British Columbia: 'Hardy Red' Nectarine

Discussion in 'Outdoor Gardening in the Pacific Northwest' started by Leland, Sep 17, 2010.

  1. Leland

    Leland Member

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    I bought a Hardy Red Nectarine this spring, potted up and left open to the elements. I live in Victoria. There is no evidence of Peach Leaf Curl on it. Does anyone know more about this variety or has had some years trialing it? The (only) one listing of it on the web only says that it is promising.
     
  2. Grant Gussie

    Grant Gussie Active Member

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    My hardy red gets leaf curl in some years, but not others, and it recovers quickly with a second set of leaves. This year was particularly bad, but the tree looks great now. The biggest problem with it is poor fruit yield, which may be due to the tree still being fairly young (only 5 years since transplanting) or more likely the problem is that is blooms too early for local insects to pollinate it. I have a mason bee house right next to the tree but the blossoms are usually finished before even the mason bees stir. I think the tree needs more warmth in early spring than our climate can provide. But the tree does well otherwise and seems to do as well or better than any other variety I've seen growing locally.
     
  3. Ron B

    Ron B Paragon of Plants 10 Years

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  4. tallclover

    tallclover Member

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    I grew Hardired, but it eventually died from peach leaf curl. Not too resistant in my book. I'm growing Kreibich nectarine in the Seattle area and it is beautiful tree that seems very resistant to curl. The tree fruited this year, but then last week all the rain cause the nectarines to split horribly, becoming beacons for earwigs and fruit eating ants. It was very disappointing.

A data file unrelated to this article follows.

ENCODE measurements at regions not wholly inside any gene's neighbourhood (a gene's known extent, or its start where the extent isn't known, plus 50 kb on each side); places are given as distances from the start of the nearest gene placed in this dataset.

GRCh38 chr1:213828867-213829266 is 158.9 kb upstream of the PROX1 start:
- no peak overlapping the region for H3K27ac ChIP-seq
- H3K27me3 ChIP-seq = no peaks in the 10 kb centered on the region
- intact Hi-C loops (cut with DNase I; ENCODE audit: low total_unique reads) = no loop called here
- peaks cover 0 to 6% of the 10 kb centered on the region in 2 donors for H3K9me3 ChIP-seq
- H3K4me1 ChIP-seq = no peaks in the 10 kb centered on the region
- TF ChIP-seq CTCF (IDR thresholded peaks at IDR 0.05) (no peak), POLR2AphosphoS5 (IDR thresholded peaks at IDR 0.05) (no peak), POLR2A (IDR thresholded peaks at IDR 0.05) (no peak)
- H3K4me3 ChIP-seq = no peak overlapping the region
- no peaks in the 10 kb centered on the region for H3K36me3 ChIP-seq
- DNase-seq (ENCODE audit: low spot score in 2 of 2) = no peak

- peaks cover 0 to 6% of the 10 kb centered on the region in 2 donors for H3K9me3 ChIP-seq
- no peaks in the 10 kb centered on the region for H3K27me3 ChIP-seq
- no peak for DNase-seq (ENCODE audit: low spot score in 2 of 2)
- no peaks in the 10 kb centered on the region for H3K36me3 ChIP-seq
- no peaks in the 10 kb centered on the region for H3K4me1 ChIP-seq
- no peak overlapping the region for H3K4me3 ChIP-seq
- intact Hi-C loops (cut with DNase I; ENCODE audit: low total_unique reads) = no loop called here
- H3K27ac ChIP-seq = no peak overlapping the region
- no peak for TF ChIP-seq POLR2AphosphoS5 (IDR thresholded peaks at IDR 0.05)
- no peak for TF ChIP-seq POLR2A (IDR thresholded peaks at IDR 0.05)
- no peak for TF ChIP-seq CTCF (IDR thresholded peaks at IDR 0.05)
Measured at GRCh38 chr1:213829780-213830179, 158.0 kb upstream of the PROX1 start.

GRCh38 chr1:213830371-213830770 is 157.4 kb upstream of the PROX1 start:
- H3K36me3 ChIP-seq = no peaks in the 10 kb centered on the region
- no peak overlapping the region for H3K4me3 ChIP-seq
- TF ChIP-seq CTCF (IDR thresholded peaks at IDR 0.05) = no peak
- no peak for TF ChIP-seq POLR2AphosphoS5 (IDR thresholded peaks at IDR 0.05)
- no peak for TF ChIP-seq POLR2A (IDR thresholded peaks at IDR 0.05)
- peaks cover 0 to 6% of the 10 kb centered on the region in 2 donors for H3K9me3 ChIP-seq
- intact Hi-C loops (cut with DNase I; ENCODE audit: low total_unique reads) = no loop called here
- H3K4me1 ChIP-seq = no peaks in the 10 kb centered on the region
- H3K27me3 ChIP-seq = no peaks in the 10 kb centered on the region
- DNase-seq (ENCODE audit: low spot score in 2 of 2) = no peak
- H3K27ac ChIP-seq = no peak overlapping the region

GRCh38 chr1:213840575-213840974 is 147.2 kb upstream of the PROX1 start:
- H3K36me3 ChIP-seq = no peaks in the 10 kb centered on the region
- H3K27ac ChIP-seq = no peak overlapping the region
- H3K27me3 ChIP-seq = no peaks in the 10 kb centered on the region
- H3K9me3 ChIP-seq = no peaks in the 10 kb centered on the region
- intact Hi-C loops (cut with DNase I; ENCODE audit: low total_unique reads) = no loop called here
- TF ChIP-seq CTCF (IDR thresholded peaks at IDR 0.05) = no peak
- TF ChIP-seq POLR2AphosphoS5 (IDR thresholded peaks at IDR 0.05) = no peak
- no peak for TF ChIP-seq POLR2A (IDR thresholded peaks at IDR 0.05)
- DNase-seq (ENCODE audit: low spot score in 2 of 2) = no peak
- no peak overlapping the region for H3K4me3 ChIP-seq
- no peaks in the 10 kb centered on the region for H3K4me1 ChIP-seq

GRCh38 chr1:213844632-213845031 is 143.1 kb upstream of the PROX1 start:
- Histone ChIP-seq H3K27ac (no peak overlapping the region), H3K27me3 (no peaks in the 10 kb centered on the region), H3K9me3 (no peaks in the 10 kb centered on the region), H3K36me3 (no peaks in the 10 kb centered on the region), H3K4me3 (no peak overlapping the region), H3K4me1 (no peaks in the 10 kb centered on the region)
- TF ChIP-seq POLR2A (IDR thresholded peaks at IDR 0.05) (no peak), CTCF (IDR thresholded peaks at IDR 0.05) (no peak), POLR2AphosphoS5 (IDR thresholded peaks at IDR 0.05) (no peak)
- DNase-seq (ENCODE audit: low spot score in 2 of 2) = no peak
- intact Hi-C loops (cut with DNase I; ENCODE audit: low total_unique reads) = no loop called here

5. Ron B

    Ron B Paragon of Plants 10 Years

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    In western Washington most peach varieties
    are subject to leaf curl, coryneum blight and
    brown rot, diseases which require fungicides
    or other methods for prevention and control.
    Low productivity can also be a serious problem,
    since cold wet weather at bloom time often
    results in poor fruit set. Nectarines tend to be
    even more susceptible to these problems and in
    addition often suffer from skin cracking and rot....


    Hardired (yellow flesh) is the only nectarine
    recommended as consistently productive for
    our cool maritime climate conditions. Fruit
    is semi-free stone, good quality, but has some
    skin russeting. Very susceptible to leaf curl.

    http://cru.cahe.wsu.edu/CEPublications/eb0937/eb0937.pdf
     
  6. Leland

    Leland Member

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    Thank you for the help and the link to the reference manual. Very helpful!! I guess I will grow it under an eaves or some other overhead cover to be safe. I had been assuming this when I bought it, but then it looked so healthy when I left out this summer.
     

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